Can Allah Be Seen?
As a direct result of the above mentioned difference, the Sunnis say that Allāh can be
seen. Some of them, like Imam Aḥmad ibn Ḥanbal, say that He can be seen in this world,
as well as in the life hereafter. Others say that as well as in the life hereafter.
On the other hand, we, the Ithnā ‘Asharis, say that He cannot be seen anywhere, because He has no body, and because Allāh says in the Qur’an “Sight cannot reach Him” (6:103)
The Sunnis use the following verse as their Proof: “Some faces on that day (of judgment) will be fresh, looking towards their Lord” (75:22-23).
But in Arabic language the word “naẓar” does not imply ‘seeing’. Often it issaid: ‘naẓartu ilal hilāl falam arahu’ (I looked towards the new moon but I did notsee it).Therefore, the verse cannot imply that they will see God. According to our interpretation, it means that they will be looking forward for the blessings of Allāh.
ATTRIBUTES OF ALLĀH
According to the Shi‘ah Ithna ‘Asharis, attributes of Allāh can be put in two distinct
groups: First, those attributes which denote His person; second, those attributes which
denote His actions.
ash-Shaykh as-Ṣadūq says:
“For example, we say that Allāh was forever Hearing, Seeing, Omniscient, Wise, Omnipotent, Having power, Living, Self existent; One and Eternal. And these are His personal attributes.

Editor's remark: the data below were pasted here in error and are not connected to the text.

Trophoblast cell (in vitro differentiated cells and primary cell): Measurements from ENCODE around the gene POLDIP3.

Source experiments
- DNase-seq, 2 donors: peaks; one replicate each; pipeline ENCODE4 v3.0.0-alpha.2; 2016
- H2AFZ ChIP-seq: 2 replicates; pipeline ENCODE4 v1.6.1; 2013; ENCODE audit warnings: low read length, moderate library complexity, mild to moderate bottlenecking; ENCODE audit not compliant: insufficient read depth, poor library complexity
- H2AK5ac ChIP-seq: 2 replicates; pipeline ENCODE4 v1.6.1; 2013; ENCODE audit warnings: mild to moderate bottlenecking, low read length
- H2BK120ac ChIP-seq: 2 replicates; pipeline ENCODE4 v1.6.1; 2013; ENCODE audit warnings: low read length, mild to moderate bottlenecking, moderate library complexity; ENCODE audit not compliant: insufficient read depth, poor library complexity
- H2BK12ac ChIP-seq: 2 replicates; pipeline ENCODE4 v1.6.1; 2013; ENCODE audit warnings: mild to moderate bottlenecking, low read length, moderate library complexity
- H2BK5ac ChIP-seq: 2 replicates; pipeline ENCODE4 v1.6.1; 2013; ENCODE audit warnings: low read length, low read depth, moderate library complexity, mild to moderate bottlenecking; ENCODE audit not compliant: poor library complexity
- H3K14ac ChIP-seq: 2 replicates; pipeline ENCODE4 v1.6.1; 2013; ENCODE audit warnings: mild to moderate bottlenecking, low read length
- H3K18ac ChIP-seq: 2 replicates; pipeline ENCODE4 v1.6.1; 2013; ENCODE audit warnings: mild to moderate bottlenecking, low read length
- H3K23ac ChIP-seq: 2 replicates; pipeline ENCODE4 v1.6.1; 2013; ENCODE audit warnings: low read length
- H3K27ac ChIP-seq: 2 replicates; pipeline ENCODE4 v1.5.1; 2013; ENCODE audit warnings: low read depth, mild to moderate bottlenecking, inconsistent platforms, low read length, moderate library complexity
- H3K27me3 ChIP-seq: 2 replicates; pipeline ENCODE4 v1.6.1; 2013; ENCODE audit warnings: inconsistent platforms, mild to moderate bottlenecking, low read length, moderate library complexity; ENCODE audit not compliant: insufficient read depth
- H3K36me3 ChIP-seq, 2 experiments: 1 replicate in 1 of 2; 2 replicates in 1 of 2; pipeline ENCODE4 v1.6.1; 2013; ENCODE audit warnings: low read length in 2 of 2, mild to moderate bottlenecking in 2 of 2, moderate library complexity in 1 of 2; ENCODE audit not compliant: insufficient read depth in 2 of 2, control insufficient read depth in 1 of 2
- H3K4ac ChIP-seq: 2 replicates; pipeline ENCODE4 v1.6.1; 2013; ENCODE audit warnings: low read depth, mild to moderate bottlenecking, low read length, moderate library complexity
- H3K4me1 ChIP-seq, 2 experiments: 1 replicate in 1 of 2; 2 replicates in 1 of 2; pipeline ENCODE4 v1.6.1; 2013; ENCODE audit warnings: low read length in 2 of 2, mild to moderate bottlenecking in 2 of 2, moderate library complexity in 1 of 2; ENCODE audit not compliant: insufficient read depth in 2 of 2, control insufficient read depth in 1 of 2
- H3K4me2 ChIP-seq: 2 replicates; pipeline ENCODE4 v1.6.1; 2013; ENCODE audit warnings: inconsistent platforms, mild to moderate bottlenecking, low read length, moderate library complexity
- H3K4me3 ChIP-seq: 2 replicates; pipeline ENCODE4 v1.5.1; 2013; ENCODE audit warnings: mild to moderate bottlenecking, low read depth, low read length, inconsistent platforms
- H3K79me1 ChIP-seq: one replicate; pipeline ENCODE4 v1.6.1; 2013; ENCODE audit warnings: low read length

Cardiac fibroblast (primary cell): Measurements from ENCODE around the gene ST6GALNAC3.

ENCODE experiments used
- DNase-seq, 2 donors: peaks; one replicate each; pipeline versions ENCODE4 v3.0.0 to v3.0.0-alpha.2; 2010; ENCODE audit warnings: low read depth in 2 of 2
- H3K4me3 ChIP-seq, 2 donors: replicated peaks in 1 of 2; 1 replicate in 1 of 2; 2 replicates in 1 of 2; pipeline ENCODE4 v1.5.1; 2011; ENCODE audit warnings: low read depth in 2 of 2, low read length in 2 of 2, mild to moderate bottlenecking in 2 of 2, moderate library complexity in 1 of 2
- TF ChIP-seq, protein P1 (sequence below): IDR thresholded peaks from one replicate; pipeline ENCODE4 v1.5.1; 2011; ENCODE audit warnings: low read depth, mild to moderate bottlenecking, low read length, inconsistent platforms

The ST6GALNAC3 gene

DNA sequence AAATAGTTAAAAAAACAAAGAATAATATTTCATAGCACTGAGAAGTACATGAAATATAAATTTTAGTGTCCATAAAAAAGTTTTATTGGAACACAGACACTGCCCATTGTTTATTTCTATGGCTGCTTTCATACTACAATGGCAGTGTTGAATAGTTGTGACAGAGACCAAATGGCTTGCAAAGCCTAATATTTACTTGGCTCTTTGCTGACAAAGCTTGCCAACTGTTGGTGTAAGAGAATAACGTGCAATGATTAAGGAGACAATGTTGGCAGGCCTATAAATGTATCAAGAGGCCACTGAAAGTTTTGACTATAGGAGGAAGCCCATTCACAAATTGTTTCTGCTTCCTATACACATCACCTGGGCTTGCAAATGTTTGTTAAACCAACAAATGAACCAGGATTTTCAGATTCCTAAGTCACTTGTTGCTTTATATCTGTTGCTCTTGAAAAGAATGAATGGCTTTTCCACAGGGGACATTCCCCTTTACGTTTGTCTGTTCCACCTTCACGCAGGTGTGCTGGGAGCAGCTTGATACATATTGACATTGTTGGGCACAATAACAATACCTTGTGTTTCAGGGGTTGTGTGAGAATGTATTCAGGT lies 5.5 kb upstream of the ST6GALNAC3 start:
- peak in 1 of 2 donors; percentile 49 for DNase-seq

“And we do not say that He was from ever Creating, Doing, Intending, pleased, displeased, Giving sustenance, Speaking; because these virtues describe His actions; and they are not eternal; it is not allowed to say that Allāh was doing all these actions from eternity. The reason for this distinction is obvious. Actions need an object. If, for example, we say that Allāh was giving sustenance from ever, we will have to admit the existence of sustained things from ever. In other words, we will have to admit that the world was from ever. But it is
against our belief that nothing except God is Eternal.” It appears that the Sunnis have no clear view of this distinction. And they say that all His attributes are Eternal. And that was the actual cause of their belief that the Qur’an, being the kalām (speech) of God, is Eternal, not created. Because they said that He was mutakallim (speaking) from ever. “The Hanbalites so far as said that ‘Not only were the words and sounds of the Qur’an eternal, so that even its recital was uncreated, but its parchment and binding shared the same qualities . . . In the so-called ‘Testament of Abū Ḥanifah’ . . . a more moderate view is expressed: ‘We confess
that the Qur’an is the speech of Allāh, uncreated, His inspiration, and revelation, not He, yet not other than He, but His real quality, written in the copies, recited by the tongues . . . The ink, the paper, the writing are created, for they are the work of man’.” (A. J. Arberry, ‘Revelation and Reason in Islam’, pp. 26 – 27). But as we, the Shi‘ah Ithna ‘Asharis,
distinguish between His personal virtues and His actions, we say:“Our belief about the Qur’an is that it is the Speech of God, and His revelation sent by Him, and His word and His book . . . And that Allāh is its Creator and its Sender and its Guardian.” (al-I‘tiqādāt).
The bitter quarrels among two groups of the Sunnis (Mu‘tazilites and Ash‘arites) on this
subject are well-known, and there is no need to relieve them.